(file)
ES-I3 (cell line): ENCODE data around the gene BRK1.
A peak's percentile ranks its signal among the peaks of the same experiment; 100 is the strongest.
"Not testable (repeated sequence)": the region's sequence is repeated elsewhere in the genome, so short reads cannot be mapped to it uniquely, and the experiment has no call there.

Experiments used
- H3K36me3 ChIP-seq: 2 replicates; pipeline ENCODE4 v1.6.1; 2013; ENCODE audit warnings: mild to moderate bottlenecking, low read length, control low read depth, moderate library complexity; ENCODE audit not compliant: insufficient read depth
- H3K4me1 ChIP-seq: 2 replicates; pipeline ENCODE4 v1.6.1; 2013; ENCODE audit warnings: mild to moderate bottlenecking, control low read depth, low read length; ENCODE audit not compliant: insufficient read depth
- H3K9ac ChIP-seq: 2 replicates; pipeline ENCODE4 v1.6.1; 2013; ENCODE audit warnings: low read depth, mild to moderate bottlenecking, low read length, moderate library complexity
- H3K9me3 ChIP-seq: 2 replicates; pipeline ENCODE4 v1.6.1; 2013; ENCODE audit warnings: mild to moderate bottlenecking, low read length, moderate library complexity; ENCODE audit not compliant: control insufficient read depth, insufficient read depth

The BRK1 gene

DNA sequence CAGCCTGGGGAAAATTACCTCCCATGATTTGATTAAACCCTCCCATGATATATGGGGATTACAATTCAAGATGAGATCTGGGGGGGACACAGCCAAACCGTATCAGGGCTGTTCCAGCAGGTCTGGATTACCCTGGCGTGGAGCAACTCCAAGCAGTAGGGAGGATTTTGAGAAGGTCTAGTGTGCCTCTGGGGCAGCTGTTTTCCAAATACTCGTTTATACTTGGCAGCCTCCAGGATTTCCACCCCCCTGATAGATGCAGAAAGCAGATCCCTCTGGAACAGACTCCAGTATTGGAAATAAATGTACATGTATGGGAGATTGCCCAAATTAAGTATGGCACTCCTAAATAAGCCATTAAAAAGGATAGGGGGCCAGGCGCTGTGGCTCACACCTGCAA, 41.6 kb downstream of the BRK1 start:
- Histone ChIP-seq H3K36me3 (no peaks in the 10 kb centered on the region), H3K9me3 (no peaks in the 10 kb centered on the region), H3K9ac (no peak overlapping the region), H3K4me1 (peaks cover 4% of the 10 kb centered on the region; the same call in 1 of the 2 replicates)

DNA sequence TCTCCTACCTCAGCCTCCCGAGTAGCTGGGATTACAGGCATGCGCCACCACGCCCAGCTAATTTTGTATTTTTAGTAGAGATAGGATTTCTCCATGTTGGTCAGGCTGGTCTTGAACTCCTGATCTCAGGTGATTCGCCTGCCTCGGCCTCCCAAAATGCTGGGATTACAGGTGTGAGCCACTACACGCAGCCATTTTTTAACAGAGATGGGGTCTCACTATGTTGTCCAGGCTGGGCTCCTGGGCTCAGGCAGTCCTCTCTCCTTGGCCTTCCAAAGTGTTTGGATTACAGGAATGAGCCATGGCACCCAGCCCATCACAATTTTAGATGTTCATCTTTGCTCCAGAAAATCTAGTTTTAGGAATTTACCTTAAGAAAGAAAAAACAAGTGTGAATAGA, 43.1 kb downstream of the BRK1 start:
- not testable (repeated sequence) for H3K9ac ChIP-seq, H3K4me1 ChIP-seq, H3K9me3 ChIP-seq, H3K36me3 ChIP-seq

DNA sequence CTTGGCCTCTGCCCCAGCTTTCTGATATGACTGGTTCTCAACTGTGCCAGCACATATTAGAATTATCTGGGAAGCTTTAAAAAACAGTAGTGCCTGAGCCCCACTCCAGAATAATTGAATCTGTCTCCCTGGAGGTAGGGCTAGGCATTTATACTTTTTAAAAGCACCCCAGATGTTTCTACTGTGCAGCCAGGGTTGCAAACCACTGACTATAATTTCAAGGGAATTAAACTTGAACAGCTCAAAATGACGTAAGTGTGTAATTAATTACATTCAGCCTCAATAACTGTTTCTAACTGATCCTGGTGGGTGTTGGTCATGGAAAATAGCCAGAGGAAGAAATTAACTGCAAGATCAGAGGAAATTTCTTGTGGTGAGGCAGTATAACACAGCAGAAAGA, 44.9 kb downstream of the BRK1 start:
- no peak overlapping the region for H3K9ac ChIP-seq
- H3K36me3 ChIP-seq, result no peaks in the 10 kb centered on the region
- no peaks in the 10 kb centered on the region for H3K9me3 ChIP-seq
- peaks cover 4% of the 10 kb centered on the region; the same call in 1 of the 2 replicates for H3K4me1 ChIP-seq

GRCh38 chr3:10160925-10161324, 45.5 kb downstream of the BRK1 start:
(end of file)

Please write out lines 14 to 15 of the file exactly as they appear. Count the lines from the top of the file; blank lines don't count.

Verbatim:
DNA sequence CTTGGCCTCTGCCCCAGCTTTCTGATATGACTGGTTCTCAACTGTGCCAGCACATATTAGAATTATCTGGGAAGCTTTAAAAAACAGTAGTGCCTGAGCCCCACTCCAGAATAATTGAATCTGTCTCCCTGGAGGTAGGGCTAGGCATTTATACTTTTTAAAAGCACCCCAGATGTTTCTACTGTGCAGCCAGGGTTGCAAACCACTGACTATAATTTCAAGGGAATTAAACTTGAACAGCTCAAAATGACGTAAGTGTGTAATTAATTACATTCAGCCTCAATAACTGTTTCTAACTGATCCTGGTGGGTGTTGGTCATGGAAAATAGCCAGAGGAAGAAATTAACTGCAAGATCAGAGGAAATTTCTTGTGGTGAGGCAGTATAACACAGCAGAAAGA, 44.9 kb downstream of the BRK1 start:
- no peak overlapping the region for H3K9ac ChIP-seq